Why does SampledSignals.jl store a 2-channel audio as a 2-column Matrix rather than a Vector?

Since each sample from each channel is supposed to be read/played together, I would think that it makes sense to put samples for one channel in the odd indices of a vector, and samples from the other channel in the even indices.

so instead of the existing 2-column matrix:

sample1-channel1 sample1-channel2
sample2-channel1 sample2-channel2

we would get the alternative vector:


In the existing structure, you’d have to go through all the channel-1 samples to get to the first sample in channel 2. Doesn’t seem ideal if the audio data is long (has many rows).

I think other audio software do it the second way (though I don’t know much about signal processing and don’t have a reference).

Maybe figuring out odd/even indices is too costly?

No you don’t, you can use the dimensions of the array to jump directly to any multidimensional index in constant time.

Not always. Putting audio in multidimensional arrays with channels separated along an axis is a fairly common way to organize a fixed length of uncompressed audio because it helps people access each channel as easily you could access each sample. The axes are usually chosen to allow each channel to be contiguous (columns in Julia) so that SIMD and caching may help improve performance of audio processing.

Storing each sample contiguously on the other hand is useful when you don’t have a fixed length of audio and could append more samples; you could hypothetically do with a 2D array, but usually only 1D arrays are allowed to have unfixed sizes so that the element type matches the smallest appendable datum. Accessing a particular channel would be relatively more difficult and less efficient, but it’s a worthy tradeoff.

Hm. I just don’t understand how arrays work then. (And if this is off-topic or more suitable to post somewhere else, let me know.)

If it takes the same amount time to read from any index in a multi-dimensional array, why is it recommended when you loop through all elements in an array that you go through all elements in a column first and then move to the next column as opposed to looping thorugh all elements in each row and them moving to the next row?

That’s not the same as what I said,

and it is related to optimizations for locality of reference.

So an array is a data structure where each element has the same size in some way. That can remain true if each element represents an object with unfixed size, the array would just hold fixed-size pointers to those objects. When each element has the same size, you don’t need to iterate to reach an index, that was what I meant earlier. Instead, you calculate some variation of offset + index*element_size and jump to that location. With multidimensional indices, you just add more terms ... + index2*axis2_size + .... Therefore, calculating and jumping to an index has constant-time complexity, in other words the performance does not depend on array size or randomized index value.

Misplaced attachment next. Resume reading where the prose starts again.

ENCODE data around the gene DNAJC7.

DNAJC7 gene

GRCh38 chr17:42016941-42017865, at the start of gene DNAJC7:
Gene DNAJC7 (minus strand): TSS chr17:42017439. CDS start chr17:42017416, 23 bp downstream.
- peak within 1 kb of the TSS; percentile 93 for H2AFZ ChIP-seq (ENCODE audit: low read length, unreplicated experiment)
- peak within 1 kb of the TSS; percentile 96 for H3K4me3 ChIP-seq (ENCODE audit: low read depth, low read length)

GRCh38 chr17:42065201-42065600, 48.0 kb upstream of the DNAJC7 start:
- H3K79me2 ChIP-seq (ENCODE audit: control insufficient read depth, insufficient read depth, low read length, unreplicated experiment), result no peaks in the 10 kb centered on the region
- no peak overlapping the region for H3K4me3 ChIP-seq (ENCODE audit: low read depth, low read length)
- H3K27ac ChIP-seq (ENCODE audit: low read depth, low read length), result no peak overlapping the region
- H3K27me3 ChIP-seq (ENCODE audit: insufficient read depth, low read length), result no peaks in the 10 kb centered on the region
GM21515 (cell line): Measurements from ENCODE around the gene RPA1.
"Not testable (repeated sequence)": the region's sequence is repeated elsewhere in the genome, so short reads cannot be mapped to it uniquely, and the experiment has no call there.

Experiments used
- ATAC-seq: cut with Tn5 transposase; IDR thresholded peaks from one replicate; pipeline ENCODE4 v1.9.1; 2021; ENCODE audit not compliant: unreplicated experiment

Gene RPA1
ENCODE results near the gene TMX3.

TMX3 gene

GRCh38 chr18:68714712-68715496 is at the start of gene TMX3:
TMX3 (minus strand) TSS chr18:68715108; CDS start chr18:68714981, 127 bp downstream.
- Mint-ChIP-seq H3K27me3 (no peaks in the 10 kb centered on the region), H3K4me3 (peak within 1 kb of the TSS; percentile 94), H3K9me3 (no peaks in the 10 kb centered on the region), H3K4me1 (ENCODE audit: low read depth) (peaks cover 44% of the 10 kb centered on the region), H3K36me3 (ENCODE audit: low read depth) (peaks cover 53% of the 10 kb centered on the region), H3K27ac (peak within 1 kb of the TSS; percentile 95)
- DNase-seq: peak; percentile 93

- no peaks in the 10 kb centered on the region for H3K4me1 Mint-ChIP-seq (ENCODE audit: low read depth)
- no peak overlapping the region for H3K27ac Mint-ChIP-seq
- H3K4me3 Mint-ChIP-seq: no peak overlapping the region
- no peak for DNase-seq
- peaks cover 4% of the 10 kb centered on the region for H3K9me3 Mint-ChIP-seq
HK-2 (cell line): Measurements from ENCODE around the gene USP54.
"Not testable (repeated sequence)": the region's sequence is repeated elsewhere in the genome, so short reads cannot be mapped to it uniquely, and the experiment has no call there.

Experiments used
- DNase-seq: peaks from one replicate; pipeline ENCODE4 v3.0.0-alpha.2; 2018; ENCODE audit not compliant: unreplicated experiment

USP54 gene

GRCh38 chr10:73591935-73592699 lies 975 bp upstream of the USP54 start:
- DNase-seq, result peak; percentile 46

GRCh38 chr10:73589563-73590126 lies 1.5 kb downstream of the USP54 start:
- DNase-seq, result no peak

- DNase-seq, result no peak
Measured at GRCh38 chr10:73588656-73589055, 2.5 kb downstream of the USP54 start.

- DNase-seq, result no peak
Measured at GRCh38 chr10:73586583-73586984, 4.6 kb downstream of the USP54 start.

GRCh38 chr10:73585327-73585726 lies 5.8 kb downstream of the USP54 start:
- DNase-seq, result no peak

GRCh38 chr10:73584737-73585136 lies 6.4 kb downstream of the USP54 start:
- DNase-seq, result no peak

However, it does depend on other factors. An important one is CPU caching. It’s pretty complicated and I don’t fully understand it, but basically CPUs copy a piece of main memory to a smaller (and literally closer) location that can be read faster. If we access memory that hasn’t been copied into the cache, it’s called a cache miss and the CPU has to copy things from main memory again. So, when we iterate an array, we can benefit from caching if we index it contiguously. Thankfully we have eachindex, linear indexing, and broadcasting in Julia to abstract that chore away in most cases, but it’s good to remember for the cases where an algorithm calls for nested loops over the axes.

When each element has the same size, you don’t need to iterate to reach an index, that was what I meant earlier. Instead, you calculate some variation of offset + indexelement_size and jump to that location. With multidimensional indices, you just add more terms … + index2axis2_size + …

This makes sense.

The locality of reference wikipedia page you shared gives an example of matrix multiplication using loops. It says:

By switching the looping order… the speedup in large matrix multiplications becomes dramatic… In this case, “large” means… enough addressable memory such that the matrices will not fit in L1 and L2 caches.

So then the penalty for not storing elements sequentially kicks in only when the data is too big to fit in the cache.

That seems right. Caching has more layers than I have described, so check out the blogpost What scientists must know about hardware to write fast code, specifically the section Avoid cache misses. It’s still not the whole complicated picture, but it’s worth reading to understand a bit more about why the rule of thumb is contiguous indexing.

If it stored channels in rows instead of columns, the data layout would be basically what you proposed in the OP, since Julia is a column-major language, meaning it represents 2d arrays in memory by stacking the columns on top of each other. This is what Onda.jl does.

I think I’ve come across that post, but thanks for pointing it out. I need to revisit things a few times before it starts to sink in.

Yes, saving each sample in a column and a channel in a row would do the same thing.

Didn’t know about Onda.jl. Thanks for sharing.

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